Externality

(redirected from Neighborhood Effect)
Also found in: Dictionary, Thesaurus.

Externality

The cost or benefits of a transaction to parties who do not directly participate in it. Externality can be either positive or negative. For example, a merger can lead to higher share prices and bonuses for employees, benefiting shareholders and employees at the two companies merging, This can create wealth and positively impact a community. On the other hand, the merger can drive a competitor out of business, which results in layoffs and reduced wealth, which can hurt a community. Externality is also called spillover or the neighborhood effect. See also: External benefit, External cost.
References in periodicals archive ?
Second, local-average-treatment-effect estimates appear to reconcile the evidence from MTO with prevailing theories of neighborhood effects.
Although it is very simple, it produces a very powerful attitude (Wolfram, 1986) The important thing is to achieve a balance between the effects of neighborhood as a consequence of direct interactions between users and adjacent land and the neighborhood effects driven from spatial autocorrelation in the driving forces.
i,t] will likely enhance the unemployment neighborhood effect as well as the spillover effects as we discussed above and hence may positively contribute to the regional unemployment rates.
TABLE 4 Neighborhood Data By Zip Code for New York City Variable Description Source %5YRS-ND (a) Neighborhood effect Section 3 %2YRS-ND (a) Neighborhood effect Section 3 %MASTERS-ND (a) Neighborhood effect Section 3 ELEM SCHOOLS # of elementary schools NYC DOE Report Card Data VCRIMES Violent crimes per 10,000 NY Ofc.
Neighborhood effects are the self-reinforcing effects of institutional relationships that link a family's well-being to that of its neighborhood, and the neighborhood's status, in turn, to that of the resident neighbor families.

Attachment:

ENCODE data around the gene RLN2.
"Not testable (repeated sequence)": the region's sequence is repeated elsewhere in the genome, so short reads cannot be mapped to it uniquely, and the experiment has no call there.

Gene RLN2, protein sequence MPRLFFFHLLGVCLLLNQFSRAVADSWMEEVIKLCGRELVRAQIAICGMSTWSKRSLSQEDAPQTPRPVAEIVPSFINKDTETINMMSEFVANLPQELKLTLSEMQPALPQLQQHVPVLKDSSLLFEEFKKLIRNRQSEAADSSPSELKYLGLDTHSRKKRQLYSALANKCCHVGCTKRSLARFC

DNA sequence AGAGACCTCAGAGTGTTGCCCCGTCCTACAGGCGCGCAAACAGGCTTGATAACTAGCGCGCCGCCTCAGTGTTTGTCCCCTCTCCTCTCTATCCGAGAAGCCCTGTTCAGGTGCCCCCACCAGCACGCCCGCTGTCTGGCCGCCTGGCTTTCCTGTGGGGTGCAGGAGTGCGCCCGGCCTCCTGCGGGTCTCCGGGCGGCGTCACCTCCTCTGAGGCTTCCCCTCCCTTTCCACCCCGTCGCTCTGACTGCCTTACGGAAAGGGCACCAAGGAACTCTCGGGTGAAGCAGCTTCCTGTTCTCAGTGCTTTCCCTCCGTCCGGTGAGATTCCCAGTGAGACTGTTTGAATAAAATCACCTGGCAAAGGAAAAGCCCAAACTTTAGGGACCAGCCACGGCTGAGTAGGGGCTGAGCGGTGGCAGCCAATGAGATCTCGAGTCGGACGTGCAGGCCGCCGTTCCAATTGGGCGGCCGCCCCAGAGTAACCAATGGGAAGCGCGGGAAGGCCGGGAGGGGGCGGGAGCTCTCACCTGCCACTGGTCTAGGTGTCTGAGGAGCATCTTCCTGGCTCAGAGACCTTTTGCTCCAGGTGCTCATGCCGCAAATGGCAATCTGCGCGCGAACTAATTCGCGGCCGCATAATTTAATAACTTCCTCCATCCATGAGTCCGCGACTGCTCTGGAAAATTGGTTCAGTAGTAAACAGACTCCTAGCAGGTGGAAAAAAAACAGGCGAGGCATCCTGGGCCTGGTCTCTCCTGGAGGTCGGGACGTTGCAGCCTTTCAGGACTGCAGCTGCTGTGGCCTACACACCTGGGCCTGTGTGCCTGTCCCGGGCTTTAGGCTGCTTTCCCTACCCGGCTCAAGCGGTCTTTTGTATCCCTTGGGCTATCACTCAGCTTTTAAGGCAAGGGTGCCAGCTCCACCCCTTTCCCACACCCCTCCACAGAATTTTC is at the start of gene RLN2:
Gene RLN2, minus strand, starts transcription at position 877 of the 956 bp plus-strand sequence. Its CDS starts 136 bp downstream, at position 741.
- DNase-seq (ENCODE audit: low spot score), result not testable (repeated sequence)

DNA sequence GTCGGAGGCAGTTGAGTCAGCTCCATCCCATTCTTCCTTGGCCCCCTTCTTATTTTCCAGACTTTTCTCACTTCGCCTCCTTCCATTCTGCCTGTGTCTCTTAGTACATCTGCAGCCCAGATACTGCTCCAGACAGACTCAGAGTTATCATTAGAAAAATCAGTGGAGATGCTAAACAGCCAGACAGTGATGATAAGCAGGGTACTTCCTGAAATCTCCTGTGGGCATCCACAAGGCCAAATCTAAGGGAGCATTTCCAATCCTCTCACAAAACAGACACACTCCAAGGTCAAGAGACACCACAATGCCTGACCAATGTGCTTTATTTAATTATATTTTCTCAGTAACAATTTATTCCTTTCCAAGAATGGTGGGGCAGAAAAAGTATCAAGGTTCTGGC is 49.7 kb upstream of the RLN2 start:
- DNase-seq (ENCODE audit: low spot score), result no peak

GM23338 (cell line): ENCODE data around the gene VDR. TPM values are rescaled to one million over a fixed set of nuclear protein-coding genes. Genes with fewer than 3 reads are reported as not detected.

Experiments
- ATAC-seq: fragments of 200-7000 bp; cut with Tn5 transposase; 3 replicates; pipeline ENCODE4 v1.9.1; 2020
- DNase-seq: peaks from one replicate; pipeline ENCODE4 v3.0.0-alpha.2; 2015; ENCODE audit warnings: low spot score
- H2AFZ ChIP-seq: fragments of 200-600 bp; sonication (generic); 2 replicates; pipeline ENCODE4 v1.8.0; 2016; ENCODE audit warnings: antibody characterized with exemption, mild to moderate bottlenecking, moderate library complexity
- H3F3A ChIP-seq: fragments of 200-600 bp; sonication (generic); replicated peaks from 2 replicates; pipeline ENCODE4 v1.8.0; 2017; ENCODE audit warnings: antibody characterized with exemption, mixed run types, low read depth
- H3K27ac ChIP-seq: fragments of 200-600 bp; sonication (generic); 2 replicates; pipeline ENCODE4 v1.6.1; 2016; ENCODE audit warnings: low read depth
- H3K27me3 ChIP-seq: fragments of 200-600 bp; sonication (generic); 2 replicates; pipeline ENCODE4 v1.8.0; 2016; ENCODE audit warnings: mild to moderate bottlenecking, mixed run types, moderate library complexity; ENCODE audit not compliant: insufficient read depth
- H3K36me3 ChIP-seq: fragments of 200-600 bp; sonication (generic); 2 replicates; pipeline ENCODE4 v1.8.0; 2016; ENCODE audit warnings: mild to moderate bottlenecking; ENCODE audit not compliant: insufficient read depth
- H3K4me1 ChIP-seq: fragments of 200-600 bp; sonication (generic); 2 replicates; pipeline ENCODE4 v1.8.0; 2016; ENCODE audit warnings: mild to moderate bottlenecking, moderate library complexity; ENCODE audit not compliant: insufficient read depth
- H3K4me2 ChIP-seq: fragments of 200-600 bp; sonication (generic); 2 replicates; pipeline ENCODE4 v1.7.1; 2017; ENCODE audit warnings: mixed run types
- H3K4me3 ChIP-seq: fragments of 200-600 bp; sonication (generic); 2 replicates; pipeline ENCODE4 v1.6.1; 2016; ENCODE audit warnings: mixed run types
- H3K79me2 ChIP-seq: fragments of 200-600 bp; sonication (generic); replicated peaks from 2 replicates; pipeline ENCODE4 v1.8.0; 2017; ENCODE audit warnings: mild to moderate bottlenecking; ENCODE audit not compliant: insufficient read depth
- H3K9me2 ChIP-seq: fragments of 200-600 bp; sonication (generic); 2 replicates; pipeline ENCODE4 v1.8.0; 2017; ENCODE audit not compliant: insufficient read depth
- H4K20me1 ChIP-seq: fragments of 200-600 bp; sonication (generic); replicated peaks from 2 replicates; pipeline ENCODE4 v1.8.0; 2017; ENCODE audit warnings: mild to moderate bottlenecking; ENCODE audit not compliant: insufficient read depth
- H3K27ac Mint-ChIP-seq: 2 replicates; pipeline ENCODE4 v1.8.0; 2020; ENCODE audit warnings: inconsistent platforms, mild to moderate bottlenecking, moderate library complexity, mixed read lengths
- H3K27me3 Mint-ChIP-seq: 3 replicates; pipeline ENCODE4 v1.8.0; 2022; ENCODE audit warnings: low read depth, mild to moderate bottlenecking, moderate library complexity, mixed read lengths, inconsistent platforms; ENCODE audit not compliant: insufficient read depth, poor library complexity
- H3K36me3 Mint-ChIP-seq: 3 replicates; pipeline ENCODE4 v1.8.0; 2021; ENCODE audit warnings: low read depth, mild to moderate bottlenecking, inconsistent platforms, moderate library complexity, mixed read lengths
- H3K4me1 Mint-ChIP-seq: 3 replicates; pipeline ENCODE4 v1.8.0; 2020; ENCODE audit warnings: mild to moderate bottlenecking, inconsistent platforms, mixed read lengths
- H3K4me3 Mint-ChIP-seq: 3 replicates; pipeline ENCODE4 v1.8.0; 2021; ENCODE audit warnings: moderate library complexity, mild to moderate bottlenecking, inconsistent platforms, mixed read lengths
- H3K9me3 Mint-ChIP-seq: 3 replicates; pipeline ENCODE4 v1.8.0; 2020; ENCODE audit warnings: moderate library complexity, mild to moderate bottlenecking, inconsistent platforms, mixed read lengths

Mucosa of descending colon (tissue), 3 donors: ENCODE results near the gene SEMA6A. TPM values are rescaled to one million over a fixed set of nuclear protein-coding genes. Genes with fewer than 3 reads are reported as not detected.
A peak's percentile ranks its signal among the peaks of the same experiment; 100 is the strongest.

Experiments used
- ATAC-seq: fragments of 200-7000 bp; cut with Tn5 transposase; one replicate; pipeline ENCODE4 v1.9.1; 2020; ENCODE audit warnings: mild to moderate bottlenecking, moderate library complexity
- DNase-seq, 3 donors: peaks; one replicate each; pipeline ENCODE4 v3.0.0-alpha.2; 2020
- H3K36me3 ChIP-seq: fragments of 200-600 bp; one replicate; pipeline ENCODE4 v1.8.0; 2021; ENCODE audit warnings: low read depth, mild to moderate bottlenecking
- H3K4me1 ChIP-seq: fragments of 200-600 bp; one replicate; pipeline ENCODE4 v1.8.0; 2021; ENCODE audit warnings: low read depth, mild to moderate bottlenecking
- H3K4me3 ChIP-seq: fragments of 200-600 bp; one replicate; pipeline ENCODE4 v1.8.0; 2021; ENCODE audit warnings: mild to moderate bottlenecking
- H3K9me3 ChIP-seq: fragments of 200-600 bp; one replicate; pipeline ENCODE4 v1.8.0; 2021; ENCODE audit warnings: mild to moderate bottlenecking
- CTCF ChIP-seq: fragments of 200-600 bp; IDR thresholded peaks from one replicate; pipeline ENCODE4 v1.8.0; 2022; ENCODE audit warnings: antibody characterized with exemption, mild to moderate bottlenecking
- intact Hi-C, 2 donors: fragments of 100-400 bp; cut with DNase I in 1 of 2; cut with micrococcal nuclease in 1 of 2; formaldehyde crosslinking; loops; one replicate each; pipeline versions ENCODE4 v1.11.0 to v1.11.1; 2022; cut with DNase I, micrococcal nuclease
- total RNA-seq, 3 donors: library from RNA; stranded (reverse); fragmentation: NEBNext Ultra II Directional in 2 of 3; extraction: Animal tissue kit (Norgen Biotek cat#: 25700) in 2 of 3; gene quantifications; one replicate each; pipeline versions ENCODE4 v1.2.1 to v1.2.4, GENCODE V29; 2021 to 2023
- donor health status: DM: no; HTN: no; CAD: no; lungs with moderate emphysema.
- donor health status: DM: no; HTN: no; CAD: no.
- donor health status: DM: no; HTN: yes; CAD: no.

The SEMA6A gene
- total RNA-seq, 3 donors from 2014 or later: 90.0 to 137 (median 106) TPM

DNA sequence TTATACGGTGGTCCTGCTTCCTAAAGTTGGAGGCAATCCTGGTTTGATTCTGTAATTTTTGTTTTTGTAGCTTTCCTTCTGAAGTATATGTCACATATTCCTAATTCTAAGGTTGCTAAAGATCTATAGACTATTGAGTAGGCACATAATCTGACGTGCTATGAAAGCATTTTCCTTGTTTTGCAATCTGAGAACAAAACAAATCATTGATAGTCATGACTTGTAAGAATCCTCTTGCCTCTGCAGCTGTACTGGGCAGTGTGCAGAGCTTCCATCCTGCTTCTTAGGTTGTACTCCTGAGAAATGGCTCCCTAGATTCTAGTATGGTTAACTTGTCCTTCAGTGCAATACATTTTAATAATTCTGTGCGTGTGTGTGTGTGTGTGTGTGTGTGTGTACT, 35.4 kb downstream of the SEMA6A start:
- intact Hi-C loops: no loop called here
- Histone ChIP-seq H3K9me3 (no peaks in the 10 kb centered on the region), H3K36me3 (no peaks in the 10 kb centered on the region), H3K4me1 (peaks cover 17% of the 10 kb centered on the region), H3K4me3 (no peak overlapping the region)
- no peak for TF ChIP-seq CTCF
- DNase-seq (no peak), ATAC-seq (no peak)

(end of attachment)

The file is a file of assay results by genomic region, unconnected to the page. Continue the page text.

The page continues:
I modeled the probability the individual was attributed in the current year, based on current age, gender, plan enrollment, and neighborhood effects, and based on the prior year's health status to avoid having current health status confound current patterns of care-seeking.
1) Ideally, it would be more appropriate to investigate the asymmetry of neighborhood effect using panel data at the household level.
Since homeowners and renters may live in very different kinds of neighborhoods, and children's outcomes may be affected by these different neighborhoods, the failure to control for them could produce estimates that mistakenly attribute neighborhood effects to homeownership.
There is a considerable amount of variation in these neighborhood effects across observations, as shown in Table 1.
One of the first examples was the Gautreaux program in Chicago, which found evidence of neighborhood effects on educational and employment outcomes.
Regarding our main hypothesis on neighborhood effects, we find that financial literacy is strongly positively associated with the zip code's education level.
Regional science could help sharpen the estimates of life satisfaction by controlling for neighborhood effects, thereby shedding light on whether some of the more obvious regional or national groupings (e.

Full browser ?